We stand with the farmers of India who are protesting the three new laws that were forced through India’s Parliament, They were in violation of democratic norms and the federal scheme of the constitution. These laws will accelerate the corporate takeover of India’s agriculture and food systems, deplete farmer incomes, and increase hunger.
We condemn the government’s attempt to kill off the country’s public agricultural markets (known as mandis). The Farmers’ Produce Trade and Commerce (Promotion and Facilitation) Bill, 2020 permits trade outside of mandis, but it does nothing to improve the governance and efficiency of the current markets.
We also fear that the creation of private markets is a precursor to the eventual removal of the Minimum Support Price. The Indian state’s guarantee to farmers to purchase crops at a pre-declared price is essential, both for decent incomes for farmers and for affordable nutrition for India’s poor.
The Farmers (Empowerment and Protection) Agreement on Price Assurance and Farm Services Bill, 2020 permits agribusiness firms to enter into contracts for the sale of future farming produce at a pre-agreed price. The de-regulation of contract farming will enable large firms to direct farm practices and investments.
The Essential Commodities (Amendment) Bill, 2020 removes crops that are vital for food security from the list of essential commodities. To supposedly create an enabling environment for agri-tech and logistics businesses, the government has left itself completely powerless to enforce stockholding limits, even to control food price inflation and scarcity.
We challenge the assumption behind these laws – that private investments in agri-food supply chains will lead to gains in efficiency. What we will see instead is the large-scale transfer of wealth from farmers to agricultural corporations. 85% of India’s farmers are small-scale and marginal, with a landholding of fewer than two hectares.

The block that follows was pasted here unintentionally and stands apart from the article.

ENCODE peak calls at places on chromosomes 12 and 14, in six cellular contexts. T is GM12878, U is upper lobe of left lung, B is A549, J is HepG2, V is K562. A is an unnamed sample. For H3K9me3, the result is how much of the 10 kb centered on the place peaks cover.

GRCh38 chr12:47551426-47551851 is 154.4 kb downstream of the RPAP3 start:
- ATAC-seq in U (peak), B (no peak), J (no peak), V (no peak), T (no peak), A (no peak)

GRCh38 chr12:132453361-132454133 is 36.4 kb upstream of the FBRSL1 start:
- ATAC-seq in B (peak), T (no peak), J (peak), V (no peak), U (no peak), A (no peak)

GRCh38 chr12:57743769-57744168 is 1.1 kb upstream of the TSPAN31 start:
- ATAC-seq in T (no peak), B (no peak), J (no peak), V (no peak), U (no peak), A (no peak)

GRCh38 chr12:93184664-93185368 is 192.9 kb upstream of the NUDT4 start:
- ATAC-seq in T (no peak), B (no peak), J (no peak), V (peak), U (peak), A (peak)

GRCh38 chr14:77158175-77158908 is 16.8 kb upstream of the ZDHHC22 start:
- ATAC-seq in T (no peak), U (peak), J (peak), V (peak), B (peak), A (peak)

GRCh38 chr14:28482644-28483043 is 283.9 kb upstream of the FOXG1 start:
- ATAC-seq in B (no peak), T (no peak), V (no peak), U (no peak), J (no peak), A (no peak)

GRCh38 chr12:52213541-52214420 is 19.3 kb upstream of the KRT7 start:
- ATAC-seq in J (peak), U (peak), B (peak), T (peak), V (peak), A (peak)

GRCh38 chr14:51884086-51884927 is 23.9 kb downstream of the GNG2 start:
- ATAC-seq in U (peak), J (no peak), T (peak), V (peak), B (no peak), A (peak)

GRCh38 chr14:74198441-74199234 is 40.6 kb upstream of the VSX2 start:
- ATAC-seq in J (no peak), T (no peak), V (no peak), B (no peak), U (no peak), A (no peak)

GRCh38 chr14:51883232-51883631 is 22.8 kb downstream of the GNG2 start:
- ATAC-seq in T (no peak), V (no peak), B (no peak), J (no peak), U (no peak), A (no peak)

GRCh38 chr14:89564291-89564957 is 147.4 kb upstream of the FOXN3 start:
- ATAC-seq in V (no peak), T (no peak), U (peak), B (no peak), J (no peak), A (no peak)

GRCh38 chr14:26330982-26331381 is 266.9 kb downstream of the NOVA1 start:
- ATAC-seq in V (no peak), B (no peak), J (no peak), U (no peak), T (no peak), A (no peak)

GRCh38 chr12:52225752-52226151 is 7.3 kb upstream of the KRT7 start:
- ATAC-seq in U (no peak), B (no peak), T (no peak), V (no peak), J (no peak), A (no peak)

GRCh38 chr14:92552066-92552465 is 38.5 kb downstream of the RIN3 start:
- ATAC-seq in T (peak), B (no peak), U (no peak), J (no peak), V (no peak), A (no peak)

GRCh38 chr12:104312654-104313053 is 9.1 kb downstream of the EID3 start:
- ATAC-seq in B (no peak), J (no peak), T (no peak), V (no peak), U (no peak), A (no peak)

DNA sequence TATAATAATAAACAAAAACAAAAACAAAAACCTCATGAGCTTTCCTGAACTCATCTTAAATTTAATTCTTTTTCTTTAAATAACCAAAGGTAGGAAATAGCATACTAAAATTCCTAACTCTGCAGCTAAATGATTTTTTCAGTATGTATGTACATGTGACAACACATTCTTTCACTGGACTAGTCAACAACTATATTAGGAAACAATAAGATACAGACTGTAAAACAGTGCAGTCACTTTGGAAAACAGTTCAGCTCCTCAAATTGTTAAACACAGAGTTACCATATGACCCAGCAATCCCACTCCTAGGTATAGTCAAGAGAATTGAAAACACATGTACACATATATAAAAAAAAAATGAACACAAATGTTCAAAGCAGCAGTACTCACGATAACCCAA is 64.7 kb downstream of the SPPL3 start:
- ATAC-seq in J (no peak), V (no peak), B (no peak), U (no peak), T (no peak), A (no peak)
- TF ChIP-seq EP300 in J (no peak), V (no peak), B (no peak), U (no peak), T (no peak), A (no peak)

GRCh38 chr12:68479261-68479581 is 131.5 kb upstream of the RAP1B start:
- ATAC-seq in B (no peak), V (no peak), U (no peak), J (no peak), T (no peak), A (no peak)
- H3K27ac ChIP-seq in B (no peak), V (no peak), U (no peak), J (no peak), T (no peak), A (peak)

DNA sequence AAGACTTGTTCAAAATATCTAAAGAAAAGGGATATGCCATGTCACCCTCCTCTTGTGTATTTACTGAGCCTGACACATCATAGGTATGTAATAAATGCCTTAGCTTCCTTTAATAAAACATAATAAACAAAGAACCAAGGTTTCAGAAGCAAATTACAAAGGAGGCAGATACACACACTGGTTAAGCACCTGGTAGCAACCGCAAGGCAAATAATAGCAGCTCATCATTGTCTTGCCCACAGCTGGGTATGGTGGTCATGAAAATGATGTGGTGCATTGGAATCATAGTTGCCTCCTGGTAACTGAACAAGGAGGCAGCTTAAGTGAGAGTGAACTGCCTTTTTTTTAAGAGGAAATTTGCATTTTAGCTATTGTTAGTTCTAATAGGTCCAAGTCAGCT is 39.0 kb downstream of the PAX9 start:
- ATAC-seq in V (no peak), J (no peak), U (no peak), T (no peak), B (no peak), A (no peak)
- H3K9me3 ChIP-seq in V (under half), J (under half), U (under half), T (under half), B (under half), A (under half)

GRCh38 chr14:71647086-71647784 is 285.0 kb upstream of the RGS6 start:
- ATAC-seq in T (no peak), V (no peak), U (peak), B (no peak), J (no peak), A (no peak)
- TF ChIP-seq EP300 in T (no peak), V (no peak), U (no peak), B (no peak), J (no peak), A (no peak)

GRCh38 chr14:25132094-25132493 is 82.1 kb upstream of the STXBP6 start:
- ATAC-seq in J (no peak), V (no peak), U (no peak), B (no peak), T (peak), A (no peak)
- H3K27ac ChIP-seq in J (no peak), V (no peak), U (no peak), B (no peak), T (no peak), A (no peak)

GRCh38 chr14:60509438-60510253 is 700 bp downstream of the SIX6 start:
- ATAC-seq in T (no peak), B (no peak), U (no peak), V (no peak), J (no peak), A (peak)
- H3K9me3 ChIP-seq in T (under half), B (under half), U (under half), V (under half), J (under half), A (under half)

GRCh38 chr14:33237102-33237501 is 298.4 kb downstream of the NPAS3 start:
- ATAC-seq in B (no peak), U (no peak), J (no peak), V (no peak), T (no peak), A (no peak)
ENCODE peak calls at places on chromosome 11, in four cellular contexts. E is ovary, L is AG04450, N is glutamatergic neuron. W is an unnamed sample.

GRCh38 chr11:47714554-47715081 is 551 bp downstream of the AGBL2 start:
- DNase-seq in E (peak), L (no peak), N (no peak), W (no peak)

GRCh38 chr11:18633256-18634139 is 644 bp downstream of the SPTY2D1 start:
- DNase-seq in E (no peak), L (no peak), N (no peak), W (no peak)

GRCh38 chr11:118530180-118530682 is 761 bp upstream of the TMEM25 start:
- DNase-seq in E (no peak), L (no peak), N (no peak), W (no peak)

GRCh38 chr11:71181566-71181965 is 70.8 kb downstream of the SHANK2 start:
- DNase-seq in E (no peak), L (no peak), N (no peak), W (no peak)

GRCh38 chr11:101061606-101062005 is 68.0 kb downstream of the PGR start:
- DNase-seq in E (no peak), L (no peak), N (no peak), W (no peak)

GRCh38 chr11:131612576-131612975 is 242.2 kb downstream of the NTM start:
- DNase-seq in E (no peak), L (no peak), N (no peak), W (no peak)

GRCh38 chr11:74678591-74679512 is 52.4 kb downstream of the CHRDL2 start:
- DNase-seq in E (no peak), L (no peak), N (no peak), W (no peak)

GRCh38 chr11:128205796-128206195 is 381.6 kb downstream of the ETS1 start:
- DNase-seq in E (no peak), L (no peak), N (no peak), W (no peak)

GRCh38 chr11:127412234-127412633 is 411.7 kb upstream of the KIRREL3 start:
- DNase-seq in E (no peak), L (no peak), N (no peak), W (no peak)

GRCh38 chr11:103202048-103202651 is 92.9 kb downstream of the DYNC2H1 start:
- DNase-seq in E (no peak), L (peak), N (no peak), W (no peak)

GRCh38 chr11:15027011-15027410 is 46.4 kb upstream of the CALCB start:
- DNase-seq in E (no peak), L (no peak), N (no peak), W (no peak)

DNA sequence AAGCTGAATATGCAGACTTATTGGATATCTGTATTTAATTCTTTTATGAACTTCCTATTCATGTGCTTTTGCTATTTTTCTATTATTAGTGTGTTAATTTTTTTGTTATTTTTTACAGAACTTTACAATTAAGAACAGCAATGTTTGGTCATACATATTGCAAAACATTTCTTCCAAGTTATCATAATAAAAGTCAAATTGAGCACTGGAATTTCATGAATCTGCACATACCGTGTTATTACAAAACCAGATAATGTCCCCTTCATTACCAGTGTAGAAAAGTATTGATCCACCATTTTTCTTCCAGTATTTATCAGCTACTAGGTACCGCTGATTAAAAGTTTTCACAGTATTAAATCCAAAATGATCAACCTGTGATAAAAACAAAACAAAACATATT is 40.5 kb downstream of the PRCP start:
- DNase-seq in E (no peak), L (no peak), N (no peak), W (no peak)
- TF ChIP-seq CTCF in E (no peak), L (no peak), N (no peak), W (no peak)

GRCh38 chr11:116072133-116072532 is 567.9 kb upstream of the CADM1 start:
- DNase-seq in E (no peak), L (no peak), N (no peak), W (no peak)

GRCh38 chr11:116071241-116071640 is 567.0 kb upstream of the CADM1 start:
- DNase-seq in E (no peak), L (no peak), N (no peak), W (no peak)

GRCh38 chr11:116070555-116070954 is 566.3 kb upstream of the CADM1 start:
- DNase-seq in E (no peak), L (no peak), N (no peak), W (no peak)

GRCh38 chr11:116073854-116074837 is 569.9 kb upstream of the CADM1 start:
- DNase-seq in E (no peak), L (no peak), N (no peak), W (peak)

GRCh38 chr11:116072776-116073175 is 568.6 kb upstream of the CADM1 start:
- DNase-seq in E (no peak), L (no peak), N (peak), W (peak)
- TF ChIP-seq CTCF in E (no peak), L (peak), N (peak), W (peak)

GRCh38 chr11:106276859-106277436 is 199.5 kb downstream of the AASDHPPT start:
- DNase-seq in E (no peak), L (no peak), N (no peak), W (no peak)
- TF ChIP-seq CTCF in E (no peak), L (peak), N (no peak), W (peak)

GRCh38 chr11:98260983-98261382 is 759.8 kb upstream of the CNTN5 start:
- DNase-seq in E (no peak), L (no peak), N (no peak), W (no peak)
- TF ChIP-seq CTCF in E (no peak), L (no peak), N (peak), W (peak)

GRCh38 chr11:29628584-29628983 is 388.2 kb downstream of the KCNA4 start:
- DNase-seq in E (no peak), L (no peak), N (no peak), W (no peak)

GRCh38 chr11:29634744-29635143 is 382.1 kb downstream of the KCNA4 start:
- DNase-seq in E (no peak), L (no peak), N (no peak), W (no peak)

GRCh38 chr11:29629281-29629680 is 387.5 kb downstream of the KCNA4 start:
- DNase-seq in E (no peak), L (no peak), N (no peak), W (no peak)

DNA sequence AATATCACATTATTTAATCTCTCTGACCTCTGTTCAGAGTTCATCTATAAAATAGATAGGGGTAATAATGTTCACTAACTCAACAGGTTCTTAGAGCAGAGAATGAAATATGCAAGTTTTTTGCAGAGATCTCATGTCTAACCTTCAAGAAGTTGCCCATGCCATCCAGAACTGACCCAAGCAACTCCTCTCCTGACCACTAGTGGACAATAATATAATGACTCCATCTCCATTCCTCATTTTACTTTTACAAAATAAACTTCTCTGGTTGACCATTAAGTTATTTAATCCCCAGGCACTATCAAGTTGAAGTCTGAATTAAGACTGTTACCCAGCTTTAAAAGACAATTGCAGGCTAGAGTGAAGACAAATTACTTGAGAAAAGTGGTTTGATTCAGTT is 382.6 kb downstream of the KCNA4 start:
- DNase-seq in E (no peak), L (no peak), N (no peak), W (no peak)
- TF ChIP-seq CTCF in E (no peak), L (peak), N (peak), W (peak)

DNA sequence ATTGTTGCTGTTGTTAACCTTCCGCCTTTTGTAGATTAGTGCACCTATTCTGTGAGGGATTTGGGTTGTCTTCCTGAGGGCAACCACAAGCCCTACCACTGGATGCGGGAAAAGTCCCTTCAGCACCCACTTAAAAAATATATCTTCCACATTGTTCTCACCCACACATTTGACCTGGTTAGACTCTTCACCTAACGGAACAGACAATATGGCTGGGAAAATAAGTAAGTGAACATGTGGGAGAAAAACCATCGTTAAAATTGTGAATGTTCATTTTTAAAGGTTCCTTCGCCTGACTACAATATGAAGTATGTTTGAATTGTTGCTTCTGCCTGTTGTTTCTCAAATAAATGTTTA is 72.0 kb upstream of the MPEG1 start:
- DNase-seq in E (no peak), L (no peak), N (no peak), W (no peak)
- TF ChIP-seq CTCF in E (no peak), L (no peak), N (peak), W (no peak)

The vast majority of farmers from India’s marginalised communities, including the oppressed castes and the tribal communities, belong in this category. When pitted against large agricultural firms, they have no bargaining power. Instead of providing them access to more and better markets where their produce is purchased at guaranteed prices, these new laws leave them at the mercy of monopsonies.
In spite of its food surpluses, India remains one of the world’s most food-insecure countries with the highest rates of malnourishment, even compared with other South Asian countries. The withdrawal of the state from purchasing agricultural produce, from maintaining public stocks of food, and from controlling private hoarding, is a retreat from any public attempt to reduce hunger.
These laws must be repealed in their entirety. In a continent-sized country with a wide variety of climatic conditions and farming traditions, we also believe that agricultural policy is rightfully in the domain of state legislatures. Any attempt to reform India’s agricultural sector must centre guaranteed living incomes for marginal farmers, fair living wages of agricultural labour, and affordable nutrition for India’s poor.
Berlin Protest: Saturday 9th January. 12 noon, Rathaus Neukölln